VCOS: OK, here’s the big question: how does Mary Poppins make her entrance?
ALLAN: Well, you know, in the stage version, she doesn’t fly in. That’s in the movie. In the stage version, it literally says “she appears.” I saw it in London when it was first opening, the new stage version. I saw it there, and she was just at the door. And I went, “Whoa!!!” One of the most famous entrances ever! At the end of Act I, Mary wants to teach the children a lesson so she leaves, and they don’t expect that. That’s not in the movie at all. So we have her flying out of our sight. Then, in Act II, when we do the “Let’s Go Fly a Kite” number, she appears, and that’s a big audience thing, she descends through the kites and everybody’s cheering, and that’s a nice look. Then the third time we see her airborne is at the very end. That’s when she flies back and forth. How we’re doing that is a whole other story, but our principal is very motivated about it. You just can’t do Mary Poppins without getting her airborne. But I can also tell you that there are three levels of participation. One is Mary, who does all the flying. The second is when you have Bert, who flies also, and does that famous upside-down tap dance – well, we’re not doing that, I don’t want any school to do that – but there’s a third one where you have Mary, Bert, and the two children fly. She takes them on a journey. But we’re not able to do any of those. So we have her airborne and the team coming in is a team that does this. They have it all regimented. So we’re standing by, waiting for them.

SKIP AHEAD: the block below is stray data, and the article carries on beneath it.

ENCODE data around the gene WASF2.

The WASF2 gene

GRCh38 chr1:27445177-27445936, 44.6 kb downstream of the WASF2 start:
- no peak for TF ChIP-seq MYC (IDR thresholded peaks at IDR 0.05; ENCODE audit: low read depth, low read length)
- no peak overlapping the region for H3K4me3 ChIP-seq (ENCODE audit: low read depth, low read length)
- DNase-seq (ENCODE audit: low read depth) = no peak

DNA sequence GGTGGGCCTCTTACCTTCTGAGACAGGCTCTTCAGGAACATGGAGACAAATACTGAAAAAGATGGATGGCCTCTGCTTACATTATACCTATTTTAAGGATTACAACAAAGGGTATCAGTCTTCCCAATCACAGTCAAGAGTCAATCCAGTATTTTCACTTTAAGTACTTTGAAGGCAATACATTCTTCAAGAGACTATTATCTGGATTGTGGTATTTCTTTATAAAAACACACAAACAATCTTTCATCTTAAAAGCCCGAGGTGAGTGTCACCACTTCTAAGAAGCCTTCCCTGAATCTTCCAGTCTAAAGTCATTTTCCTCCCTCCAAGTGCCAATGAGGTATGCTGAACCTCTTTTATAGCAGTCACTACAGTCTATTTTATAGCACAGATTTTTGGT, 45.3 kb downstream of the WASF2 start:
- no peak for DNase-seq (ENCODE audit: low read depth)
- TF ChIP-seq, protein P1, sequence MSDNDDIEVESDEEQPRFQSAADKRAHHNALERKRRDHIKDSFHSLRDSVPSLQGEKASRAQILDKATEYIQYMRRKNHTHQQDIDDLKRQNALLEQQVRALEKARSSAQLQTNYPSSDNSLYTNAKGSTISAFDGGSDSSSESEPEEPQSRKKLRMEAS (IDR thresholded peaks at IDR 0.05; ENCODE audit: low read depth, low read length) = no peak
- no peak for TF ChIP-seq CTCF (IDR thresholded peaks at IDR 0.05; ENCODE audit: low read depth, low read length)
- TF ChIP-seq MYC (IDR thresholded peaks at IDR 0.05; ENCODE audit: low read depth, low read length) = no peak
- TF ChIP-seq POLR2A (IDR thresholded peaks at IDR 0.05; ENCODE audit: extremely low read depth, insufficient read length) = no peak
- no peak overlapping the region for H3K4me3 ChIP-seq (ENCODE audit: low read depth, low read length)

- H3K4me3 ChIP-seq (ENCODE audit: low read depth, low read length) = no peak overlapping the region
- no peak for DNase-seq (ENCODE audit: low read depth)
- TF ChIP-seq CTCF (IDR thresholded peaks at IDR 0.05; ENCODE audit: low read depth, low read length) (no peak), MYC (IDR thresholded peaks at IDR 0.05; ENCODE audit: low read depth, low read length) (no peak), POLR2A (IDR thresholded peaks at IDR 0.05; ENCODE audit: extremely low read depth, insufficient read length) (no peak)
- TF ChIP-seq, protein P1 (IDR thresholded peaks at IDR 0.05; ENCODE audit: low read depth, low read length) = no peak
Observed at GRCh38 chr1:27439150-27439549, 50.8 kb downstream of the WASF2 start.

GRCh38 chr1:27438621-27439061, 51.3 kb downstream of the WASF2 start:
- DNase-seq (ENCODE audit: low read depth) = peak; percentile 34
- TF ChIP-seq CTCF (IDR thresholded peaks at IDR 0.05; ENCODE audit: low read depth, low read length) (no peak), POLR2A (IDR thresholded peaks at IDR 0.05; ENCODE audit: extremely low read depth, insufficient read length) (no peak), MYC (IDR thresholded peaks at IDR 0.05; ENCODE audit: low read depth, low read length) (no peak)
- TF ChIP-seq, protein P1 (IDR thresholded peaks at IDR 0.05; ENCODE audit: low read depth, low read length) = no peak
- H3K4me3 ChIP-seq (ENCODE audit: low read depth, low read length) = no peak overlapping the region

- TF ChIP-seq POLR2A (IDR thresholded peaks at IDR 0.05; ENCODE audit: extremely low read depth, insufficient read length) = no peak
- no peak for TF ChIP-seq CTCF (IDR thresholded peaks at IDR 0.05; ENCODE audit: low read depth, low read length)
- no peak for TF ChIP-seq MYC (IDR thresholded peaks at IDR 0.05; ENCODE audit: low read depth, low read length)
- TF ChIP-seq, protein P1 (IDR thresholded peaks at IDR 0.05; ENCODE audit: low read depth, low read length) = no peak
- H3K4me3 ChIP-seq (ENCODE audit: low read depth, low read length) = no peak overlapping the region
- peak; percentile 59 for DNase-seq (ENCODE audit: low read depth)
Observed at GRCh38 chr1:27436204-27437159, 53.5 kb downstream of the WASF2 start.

VCOS: What is this team?